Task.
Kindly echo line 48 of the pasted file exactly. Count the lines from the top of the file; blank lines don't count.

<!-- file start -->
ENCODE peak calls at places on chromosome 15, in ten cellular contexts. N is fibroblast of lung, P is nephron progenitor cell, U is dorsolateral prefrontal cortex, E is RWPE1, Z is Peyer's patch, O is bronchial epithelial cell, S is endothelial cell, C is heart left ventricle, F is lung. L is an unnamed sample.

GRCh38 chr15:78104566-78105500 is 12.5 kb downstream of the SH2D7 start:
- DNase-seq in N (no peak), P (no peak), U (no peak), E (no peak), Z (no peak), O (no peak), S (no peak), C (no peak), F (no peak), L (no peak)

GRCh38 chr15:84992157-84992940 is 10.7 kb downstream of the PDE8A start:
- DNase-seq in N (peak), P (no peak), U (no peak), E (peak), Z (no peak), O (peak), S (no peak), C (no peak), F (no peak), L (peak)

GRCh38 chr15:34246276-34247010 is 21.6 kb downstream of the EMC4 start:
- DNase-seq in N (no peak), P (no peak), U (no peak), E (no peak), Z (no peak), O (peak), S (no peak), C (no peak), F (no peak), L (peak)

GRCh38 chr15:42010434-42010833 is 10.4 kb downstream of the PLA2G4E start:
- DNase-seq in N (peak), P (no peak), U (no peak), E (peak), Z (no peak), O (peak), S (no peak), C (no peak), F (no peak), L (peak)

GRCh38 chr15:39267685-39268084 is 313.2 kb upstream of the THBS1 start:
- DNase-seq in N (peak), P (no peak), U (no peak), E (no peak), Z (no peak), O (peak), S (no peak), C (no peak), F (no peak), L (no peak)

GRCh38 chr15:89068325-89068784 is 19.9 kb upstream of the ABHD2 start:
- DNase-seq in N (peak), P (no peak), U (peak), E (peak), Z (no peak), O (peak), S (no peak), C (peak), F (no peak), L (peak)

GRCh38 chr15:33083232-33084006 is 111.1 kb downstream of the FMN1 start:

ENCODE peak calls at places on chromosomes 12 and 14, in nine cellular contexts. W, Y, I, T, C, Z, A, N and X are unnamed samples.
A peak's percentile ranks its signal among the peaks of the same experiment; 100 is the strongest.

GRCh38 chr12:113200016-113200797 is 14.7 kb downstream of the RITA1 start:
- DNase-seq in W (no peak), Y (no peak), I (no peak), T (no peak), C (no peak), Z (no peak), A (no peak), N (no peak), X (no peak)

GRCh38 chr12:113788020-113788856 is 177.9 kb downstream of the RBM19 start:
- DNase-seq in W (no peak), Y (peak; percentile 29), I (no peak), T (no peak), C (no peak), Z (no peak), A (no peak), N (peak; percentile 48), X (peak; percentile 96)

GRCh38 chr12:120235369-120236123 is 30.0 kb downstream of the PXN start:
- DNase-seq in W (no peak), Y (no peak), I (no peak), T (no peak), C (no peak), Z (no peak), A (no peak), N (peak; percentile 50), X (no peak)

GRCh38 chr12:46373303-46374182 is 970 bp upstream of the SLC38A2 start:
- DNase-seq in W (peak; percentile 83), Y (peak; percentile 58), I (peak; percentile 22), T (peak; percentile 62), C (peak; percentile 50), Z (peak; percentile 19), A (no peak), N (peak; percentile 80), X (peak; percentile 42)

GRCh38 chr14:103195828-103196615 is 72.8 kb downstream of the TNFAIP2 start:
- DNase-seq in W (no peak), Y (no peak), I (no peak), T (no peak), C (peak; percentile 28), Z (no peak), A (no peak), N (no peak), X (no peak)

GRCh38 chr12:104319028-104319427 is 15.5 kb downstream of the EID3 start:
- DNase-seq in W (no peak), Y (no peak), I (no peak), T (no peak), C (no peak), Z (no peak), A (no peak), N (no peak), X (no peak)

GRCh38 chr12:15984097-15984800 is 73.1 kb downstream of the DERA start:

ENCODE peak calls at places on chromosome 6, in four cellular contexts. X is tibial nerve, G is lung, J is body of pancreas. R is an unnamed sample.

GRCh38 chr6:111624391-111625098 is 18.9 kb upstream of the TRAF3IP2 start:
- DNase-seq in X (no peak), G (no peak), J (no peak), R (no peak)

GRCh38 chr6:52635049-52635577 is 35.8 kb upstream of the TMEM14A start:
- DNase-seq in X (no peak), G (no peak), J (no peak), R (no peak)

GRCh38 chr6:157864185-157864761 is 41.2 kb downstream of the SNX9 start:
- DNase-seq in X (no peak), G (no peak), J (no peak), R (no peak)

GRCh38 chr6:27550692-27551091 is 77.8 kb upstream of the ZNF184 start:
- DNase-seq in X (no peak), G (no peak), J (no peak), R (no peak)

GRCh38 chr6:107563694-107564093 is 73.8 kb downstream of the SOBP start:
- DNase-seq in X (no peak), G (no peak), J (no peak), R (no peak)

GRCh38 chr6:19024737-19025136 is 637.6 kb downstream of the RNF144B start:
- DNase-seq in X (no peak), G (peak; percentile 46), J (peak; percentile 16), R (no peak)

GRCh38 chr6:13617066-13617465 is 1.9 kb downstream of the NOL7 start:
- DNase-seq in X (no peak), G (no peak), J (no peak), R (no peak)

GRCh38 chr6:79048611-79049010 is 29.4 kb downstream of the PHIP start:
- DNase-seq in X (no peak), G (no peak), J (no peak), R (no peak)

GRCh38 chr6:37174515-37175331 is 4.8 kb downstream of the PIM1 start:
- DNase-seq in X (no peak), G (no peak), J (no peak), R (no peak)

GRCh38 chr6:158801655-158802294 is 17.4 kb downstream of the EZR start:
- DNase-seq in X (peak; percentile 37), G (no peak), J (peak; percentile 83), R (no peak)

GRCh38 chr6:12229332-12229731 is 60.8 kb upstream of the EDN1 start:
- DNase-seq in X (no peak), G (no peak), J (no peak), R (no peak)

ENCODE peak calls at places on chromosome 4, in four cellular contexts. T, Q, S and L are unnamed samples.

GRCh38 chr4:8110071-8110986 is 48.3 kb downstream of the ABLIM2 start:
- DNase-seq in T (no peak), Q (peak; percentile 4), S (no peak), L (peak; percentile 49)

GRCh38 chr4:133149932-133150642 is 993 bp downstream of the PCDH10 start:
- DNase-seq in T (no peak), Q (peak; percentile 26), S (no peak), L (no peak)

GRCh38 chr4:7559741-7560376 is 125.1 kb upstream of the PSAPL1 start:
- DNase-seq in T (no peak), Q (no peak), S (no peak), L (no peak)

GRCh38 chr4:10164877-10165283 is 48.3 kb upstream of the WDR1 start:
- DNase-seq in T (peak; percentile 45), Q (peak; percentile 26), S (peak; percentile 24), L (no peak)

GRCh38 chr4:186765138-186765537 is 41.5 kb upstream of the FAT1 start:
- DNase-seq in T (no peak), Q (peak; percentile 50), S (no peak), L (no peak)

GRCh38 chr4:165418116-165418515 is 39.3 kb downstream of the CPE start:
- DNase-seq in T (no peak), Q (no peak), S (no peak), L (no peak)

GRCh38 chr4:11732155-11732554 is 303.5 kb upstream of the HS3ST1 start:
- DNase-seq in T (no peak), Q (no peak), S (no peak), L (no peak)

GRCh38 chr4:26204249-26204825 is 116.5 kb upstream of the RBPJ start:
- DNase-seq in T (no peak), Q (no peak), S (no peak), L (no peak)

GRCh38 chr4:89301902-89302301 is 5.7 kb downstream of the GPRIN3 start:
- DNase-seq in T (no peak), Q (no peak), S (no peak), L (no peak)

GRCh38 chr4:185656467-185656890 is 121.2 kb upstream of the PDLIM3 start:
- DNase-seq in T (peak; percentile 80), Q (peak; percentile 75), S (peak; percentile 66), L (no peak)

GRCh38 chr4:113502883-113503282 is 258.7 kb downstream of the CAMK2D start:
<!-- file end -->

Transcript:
- DNase-seq in X (no peak), G (no peak), J (no peak), R (no peak)